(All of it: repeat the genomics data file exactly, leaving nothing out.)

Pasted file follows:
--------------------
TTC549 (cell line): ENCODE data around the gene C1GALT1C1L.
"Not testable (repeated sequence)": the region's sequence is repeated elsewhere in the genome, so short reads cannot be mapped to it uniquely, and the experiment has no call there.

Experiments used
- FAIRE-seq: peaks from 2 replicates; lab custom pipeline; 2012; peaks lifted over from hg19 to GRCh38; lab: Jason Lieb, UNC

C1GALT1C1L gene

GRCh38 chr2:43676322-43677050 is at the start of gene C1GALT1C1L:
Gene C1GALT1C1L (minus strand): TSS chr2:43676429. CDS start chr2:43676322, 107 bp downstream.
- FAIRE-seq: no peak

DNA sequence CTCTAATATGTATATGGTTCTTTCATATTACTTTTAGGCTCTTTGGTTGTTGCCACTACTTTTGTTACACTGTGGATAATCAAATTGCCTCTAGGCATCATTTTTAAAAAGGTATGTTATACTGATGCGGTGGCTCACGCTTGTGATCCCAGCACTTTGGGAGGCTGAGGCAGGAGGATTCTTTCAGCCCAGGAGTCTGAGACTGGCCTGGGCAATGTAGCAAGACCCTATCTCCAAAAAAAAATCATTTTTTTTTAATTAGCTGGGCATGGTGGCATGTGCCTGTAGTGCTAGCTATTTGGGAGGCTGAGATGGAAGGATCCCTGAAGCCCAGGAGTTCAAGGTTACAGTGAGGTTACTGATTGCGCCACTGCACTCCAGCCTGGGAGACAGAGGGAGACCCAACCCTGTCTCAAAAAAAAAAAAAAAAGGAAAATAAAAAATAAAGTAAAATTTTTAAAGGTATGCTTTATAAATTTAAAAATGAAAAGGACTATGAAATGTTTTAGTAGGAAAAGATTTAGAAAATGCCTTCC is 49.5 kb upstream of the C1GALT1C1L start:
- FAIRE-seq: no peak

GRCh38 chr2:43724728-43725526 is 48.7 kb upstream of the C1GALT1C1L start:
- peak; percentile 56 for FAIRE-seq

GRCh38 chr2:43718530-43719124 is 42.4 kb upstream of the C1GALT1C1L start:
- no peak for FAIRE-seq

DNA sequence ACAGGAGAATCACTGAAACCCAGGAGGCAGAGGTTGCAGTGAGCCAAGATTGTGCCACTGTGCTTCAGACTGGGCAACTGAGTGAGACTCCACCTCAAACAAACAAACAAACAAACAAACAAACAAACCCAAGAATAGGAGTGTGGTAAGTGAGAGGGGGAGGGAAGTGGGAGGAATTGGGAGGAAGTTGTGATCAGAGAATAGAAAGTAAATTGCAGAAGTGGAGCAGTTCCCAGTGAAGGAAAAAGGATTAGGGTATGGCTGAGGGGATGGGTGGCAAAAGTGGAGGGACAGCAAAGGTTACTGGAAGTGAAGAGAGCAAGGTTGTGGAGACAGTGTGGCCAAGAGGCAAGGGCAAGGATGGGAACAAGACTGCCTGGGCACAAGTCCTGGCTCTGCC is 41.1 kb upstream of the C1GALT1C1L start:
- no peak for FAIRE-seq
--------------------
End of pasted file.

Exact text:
TTC549 (cell line): ENCODE data around the gene C1GALT1C1L.
"Not testable (repeated sequence)": the region's sequence is repeated elsewhere in the genome, so short reads cannot be mapped to it uniquely, and the experiment has no call there.

Experiments used
- FAIRE-seq: peaks from 2 replicates; lab custom pipeline; 2012; peaks lifted over from hg19 to GRCh38; lab: Jason Lieb, UNC

C1GALT1C1L gene

GRCh38 chr2:43676322-43677050 is at the start of gene C1GALT1C1L:
Gene C1GALT1C1L (minus strand): TSS chr2:43676429. CDS start chr2:43676322, 107 bp downstream.
- FAIRE-seq: no peak

DNA sequence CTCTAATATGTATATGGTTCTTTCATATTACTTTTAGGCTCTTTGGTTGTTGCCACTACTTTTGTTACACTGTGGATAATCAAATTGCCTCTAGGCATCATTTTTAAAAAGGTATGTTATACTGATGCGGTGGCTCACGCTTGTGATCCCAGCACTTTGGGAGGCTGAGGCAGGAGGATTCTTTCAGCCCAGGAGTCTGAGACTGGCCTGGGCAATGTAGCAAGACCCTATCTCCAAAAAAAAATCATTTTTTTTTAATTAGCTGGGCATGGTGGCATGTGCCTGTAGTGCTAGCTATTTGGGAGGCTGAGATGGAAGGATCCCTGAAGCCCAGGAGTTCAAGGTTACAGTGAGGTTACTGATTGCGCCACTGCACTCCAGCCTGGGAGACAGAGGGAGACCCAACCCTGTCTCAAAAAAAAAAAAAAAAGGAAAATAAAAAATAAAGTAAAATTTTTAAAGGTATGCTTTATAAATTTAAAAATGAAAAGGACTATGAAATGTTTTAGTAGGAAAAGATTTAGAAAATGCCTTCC is 49.5 kb upstream of the C1GALT1C1L start:
- FAIRE-seq: no peak

GRCh38 chr2:43724728-43725526 is 48.7 kb upstream of the C1GALT1C1L start:
- peak; percentile 56 for FAIRE-seq

GRCh38 chr2:43718530-43719124 is 42.4 kb upstream of the C1GALT1C1L start:
- no peak for FAIRE-seq

DNA sequence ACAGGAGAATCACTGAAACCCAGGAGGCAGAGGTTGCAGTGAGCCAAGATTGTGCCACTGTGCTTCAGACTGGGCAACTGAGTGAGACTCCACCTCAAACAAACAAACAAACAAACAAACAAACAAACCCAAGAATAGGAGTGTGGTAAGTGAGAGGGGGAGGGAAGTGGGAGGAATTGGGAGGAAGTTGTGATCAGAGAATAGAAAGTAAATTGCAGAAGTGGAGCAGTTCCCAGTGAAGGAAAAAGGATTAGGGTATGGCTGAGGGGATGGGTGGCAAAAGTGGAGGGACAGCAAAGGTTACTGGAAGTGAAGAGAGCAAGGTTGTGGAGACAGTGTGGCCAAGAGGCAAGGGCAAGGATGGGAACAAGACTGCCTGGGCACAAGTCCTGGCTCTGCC is 41.1 kb upstream of the C1GALT1C1L start:
- no peak for FAIRE-seq